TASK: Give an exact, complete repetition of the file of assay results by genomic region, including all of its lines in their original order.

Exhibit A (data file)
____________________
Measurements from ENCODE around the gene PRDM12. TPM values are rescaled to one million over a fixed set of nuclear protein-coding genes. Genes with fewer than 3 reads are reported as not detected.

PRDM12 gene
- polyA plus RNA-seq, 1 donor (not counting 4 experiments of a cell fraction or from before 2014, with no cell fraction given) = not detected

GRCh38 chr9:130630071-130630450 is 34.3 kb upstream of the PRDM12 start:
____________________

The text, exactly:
Measurements from ENCODE around the gene PRDM12. TPM values are rescaled to one million over a fixed set of nuclear protein-coding genes. Genes with fewer than 3 reads are reported as not detected.

PRDM12 gene
- polyA plus RNA-seq, 1 donor (not counting 4 experiments of a cell fraction or from before 2014, with no cell fraction given) = not detected

GRCh38 chr9:130630071-130630450 is 34.3 kb upstream of the PRDM12 start: